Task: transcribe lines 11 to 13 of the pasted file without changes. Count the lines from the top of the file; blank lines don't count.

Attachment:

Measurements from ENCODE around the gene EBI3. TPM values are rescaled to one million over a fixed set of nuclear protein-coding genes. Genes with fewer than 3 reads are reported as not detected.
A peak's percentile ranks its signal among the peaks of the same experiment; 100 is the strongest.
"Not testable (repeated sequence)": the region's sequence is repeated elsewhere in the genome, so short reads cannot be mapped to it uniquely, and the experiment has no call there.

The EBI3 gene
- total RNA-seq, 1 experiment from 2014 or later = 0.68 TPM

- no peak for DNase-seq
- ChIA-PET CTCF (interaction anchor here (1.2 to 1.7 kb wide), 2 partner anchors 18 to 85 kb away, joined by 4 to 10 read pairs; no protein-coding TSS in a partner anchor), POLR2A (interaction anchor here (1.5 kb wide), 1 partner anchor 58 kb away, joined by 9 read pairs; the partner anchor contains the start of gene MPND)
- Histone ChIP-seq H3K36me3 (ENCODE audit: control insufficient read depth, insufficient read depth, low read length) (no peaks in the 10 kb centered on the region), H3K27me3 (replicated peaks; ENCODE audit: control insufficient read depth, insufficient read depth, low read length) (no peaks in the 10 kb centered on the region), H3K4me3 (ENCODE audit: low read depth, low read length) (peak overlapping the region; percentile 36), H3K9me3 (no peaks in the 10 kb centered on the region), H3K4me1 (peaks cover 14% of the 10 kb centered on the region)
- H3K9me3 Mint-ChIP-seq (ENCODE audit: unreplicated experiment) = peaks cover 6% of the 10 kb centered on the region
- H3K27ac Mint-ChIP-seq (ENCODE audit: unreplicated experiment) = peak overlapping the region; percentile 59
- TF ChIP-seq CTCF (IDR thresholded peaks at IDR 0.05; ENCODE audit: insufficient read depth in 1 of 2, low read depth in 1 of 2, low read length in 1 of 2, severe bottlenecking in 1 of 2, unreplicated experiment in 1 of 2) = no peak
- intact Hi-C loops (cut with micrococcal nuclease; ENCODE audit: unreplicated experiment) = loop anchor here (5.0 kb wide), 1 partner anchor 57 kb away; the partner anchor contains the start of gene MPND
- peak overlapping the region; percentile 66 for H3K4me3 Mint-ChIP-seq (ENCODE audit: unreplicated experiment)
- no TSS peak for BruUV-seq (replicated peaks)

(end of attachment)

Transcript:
- TF ChIP-seq CTCF (IDR thresholded peaks at IDR 0.05; ENCODE audit: insufficient read depth in 1 of 2, low read depth in 1 of 2, low read length in 1 of 2, severe bottlenecking in 1 of 2, unreplicated experiment in 1 of 2) = no peak
- intact Hi-C loops (cut with micrococcal nuclease; ENCODE audit: unreplicated experiment) = loop anchor here (5.0 kb wide), 1 partner anchor 57 kb away; the partner anchor contains the start of gene MPND
- peak overlapping the region; percentile 66 for H3K4me3 Mint-ChIP-seq (ENCODE audit: unreplicated experiment)